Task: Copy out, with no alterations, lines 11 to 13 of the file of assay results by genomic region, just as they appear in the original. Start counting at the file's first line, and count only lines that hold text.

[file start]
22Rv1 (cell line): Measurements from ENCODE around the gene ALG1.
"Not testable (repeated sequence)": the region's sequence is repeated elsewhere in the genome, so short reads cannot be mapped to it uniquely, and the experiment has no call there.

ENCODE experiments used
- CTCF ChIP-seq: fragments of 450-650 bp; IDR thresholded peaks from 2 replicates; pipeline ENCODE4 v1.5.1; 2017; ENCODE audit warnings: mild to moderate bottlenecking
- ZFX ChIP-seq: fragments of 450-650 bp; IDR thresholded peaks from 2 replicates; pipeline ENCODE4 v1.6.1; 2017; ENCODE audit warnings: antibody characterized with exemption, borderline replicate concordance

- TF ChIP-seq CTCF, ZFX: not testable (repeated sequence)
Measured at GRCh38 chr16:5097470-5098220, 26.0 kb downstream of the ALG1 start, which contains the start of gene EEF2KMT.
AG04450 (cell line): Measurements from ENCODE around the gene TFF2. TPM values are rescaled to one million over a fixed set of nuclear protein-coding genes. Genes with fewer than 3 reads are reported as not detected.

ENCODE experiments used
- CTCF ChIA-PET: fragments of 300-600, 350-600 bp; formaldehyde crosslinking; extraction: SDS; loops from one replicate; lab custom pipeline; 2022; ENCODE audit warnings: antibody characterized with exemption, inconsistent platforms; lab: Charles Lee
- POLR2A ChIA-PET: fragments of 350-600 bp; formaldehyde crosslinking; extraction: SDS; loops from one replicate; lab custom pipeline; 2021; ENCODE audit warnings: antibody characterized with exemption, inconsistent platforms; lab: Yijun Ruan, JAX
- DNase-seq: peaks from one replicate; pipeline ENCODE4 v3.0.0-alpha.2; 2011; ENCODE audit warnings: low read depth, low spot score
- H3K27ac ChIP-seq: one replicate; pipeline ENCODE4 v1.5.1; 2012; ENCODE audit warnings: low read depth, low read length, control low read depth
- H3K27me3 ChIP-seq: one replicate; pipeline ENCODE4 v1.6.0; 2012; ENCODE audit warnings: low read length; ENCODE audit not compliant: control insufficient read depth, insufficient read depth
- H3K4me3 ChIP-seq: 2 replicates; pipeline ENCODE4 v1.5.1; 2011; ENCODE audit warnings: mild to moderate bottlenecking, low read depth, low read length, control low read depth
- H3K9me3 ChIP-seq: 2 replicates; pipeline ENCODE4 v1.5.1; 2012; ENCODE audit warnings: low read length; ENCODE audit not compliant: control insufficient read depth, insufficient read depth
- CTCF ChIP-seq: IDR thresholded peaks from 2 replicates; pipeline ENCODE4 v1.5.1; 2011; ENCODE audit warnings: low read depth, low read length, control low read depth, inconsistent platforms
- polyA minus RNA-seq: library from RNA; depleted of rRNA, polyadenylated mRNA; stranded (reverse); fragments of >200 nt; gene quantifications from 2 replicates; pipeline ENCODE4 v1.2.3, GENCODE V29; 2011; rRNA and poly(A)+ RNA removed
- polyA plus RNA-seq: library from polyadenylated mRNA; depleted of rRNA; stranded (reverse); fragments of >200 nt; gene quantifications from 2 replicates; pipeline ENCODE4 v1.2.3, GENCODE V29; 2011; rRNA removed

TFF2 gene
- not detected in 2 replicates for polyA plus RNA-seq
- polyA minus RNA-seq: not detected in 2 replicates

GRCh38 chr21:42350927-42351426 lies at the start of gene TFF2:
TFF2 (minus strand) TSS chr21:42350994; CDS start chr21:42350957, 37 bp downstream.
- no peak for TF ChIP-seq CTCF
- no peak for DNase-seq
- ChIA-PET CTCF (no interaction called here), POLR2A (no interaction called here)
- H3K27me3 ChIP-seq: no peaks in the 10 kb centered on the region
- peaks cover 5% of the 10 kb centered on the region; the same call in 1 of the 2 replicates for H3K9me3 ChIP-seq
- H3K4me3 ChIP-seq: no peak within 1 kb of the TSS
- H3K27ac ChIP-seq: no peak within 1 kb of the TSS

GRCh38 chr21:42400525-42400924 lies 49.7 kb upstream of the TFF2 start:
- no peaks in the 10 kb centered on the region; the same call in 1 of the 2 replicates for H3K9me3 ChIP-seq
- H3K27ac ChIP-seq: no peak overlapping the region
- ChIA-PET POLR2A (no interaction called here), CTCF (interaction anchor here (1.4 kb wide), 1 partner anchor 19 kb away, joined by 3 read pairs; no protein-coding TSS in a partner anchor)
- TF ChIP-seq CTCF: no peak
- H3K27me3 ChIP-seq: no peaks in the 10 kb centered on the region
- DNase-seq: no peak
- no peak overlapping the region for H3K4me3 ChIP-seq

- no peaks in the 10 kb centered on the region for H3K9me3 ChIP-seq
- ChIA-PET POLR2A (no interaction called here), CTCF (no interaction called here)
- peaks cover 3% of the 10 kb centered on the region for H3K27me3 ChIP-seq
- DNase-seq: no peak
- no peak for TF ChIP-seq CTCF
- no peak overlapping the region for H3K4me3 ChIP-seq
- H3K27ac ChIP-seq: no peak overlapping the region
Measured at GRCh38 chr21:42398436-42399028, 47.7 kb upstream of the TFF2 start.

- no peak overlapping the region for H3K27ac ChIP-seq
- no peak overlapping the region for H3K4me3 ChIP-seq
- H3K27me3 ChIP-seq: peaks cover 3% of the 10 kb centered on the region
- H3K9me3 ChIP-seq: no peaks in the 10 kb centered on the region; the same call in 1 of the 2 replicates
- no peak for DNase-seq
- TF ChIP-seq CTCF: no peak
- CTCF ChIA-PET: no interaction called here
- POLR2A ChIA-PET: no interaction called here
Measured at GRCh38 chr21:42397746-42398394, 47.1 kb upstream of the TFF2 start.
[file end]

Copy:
- POLR2A ChIA-PET: fragments of 350-600 bp; formaldehyde crosslinking; extraction: SDS; loops from one replicate; lab custom pipeline; 2021; ENCODE audit warnings: antibody characterized with exemption, inconsistent platforms; lab: Yijun Ruan, JAX
- DNase-seq: peaks from one replicate; pipeline ENCODE4 v3.0.0-alpha.2; 2011; ENCODE audit warnings: low read depth, low spot score
- H3K27ac ChIP-seq: one replicate; pipeline ENCODE4 v1.5.1; 2012; ENCODE audit warnings: low read depth, low read length, control low read depth